The goal of reducing vehicle miles traveled (VMT) is an official goal of the U.S. Government policy as it is stated in sections of the Clean Air Act (CAA), the President's 1993 Climate Change Action Plan (CCAP), and in the Congestion Mitigation Air Quality Improvement Program (CMAQ) included in both the Intermodal Surface Transportation Efficiency Act (ISTEA) and the Transportation Equity Act for the 21st Century (TEA-21), U.S.C. 23, Section 149. The relevant sections of the CAA, CCAP, and CMAQ are reproduced below.
(5) Transportation control. (A) Beginning 6 years after the date of the enactment of the Clean Air Act Amendments of 1990 and each third year thereafter, the State shall submit a demonstration as to whether current aggregate vehicle mileage, aggregate vehicle emissions, congestion levels, and other relevant parameters are consistent with those used for the area's demonstration of attainment. Where such parameters and emissions levels exceed the levels projected for purposes of the area's attainment demonstration, the State shall within 18 months develop and submit a revision of the applicable implementation plan that includes a transportation control measures program consisting of measures from, but not limited to, section 108(f) that will reduce emissions to levels that are consistent with emission levels projected in such demonstration. In considering such measures, the State should ensure adequate access to downtown, other commercial, and residential areas and should avoid measures that increase or relocate emissions and congestion rather than reduce them. Such revision shall be developed in accordance with guidance issued by the Administrator pursuant to section 108(e) and with the requirements of section 174(b) and shall include implementation and funding schedules that achieve expeditious emissions reductions in accordance with implementation plan projections.
(1) Vehicle miles traveled. (A) Within 2 years after the date of enactment of the Clean Air Act Amendments of 1990, the State shall submit a revision that identifies and adopts specific enforceable transportation control strategies and transportation control measures to offset any growth in emissions from growth in vehicle miles traveled or numbers of vehicle trips in such areas and to attain reduction in motor vehicle emissions as necessary, in combination with other emission reduction requirements of this subpart, to comply with the requirements of subsection (b)(2)(B) and (c)(2)(B) (pertaining to periodic emissions reduction requirements). The State shall consider measures specified in section 108(f), and choose from among and implement such measures as necessary to demonstrate attainment with the national ambient air quality standards; in considering such measures, the State should ensure adequate access to downtown, other commercial, and residential areas and should avoid measures that increase or relocate emissions and congestion rather than reduce them.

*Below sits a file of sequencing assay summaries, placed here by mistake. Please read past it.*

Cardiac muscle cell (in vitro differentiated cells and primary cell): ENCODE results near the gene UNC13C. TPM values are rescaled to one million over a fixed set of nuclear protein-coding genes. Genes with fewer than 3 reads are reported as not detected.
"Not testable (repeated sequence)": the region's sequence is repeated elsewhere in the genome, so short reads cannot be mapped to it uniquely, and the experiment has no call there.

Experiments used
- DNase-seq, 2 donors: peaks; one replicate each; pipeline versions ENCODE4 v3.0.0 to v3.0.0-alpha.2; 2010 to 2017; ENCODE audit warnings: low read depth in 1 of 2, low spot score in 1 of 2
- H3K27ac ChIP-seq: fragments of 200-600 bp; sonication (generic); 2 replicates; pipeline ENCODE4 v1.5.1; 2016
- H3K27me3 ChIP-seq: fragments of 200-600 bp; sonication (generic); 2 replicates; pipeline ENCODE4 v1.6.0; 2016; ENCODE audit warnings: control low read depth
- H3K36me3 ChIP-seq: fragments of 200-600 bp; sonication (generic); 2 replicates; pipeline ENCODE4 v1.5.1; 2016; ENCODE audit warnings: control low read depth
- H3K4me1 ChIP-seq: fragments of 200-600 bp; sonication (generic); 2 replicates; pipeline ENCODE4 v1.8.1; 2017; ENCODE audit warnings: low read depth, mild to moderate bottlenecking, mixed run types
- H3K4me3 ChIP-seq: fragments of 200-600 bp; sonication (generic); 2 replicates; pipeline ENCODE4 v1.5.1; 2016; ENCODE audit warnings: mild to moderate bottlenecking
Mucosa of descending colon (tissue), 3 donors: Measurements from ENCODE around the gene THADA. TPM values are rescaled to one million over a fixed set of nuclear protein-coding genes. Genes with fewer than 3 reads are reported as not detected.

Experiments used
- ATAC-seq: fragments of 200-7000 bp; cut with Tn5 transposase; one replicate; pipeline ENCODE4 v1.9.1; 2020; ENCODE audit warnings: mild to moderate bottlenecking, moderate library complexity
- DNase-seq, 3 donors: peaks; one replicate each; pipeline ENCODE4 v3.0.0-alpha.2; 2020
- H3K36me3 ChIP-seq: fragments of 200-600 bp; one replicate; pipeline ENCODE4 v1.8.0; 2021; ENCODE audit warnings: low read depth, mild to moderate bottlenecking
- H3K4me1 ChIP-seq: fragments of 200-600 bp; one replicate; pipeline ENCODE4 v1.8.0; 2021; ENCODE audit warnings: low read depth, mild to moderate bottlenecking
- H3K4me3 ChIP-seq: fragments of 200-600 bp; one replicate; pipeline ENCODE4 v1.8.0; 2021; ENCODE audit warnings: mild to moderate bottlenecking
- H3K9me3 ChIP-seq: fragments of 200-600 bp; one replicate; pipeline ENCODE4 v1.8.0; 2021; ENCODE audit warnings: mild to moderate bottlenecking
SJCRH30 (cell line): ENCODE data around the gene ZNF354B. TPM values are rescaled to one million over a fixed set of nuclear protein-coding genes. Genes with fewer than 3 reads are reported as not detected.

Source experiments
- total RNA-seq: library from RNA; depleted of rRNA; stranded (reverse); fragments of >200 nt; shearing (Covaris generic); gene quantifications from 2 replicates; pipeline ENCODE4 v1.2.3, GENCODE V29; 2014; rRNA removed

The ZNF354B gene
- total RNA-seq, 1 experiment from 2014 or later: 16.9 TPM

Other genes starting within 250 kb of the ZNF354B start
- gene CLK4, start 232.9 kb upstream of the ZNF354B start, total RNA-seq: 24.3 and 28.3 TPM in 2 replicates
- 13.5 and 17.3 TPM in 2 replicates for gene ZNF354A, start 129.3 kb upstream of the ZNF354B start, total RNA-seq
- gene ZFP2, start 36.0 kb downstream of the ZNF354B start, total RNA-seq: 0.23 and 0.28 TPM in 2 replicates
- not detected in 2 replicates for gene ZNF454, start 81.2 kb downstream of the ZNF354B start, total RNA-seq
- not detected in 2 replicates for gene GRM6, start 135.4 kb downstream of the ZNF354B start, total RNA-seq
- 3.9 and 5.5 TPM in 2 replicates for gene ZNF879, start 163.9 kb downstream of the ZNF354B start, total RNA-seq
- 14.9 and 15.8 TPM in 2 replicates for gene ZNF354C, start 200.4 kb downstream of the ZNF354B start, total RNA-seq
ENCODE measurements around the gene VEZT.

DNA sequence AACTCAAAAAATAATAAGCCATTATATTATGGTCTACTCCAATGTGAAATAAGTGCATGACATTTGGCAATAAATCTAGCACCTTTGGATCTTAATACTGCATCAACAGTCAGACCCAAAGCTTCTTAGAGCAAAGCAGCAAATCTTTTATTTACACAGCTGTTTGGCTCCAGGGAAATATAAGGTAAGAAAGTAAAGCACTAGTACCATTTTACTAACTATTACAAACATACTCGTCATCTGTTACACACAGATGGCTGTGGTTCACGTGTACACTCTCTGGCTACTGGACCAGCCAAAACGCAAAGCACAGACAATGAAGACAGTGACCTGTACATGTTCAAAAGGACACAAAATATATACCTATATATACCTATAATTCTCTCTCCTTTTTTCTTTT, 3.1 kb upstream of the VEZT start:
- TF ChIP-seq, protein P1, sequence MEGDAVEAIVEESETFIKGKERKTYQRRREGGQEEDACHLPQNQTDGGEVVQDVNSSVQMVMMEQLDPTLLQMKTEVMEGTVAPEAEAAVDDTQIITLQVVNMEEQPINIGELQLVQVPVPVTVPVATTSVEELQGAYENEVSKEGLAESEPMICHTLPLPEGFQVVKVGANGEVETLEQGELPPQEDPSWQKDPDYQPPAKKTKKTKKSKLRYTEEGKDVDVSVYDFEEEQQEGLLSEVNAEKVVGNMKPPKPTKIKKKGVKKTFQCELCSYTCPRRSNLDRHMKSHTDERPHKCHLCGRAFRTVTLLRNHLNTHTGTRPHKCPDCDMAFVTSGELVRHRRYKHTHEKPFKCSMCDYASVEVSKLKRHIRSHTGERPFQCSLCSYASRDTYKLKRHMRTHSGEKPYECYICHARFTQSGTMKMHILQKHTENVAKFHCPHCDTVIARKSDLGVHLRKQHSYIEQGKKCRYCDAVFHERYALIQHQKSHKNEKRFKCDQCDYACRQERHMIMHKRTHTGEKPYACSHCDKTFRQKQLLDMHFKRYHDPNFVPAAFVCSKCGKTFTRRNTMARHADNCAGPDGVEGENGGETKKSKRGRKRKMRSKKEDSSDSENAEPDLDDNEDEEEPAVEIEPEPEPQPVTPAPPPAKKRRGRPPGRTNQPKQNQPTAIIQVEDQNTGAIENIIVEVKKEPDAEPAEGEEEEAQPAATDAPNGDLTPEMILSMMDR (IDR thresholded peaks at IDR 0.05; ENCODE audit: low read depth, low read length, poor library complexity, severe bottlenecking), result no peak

Vehicle miles traveled. No later than 2 years after the date of the enactment of the Clean Air Act Amendments of 1990, for areas with a design value above 12.7 ppm at the time of classification, the plan revision shall contain a forecast of vehicle miles traveled in the nonattainment area concerned for each year before the year in which the plan projects the national ambient air quality standard for carbon monoxide to be attained in the area. The forecast shall be based on guidance which shall be published by the Administrator, in consultation with the Secretary of Transportation, within 6 months after the date of the enactment of the Clean Air Act Amendments of 1990. The plan revision shall provide for annual updates of the forecasts to be submitted to the Administrator together with annual reports regarding the extent to which such forecasts proved to be accurate. Such annual reports shall contain estimates of actual vehicle miles traveled in each year for which a forecast was required.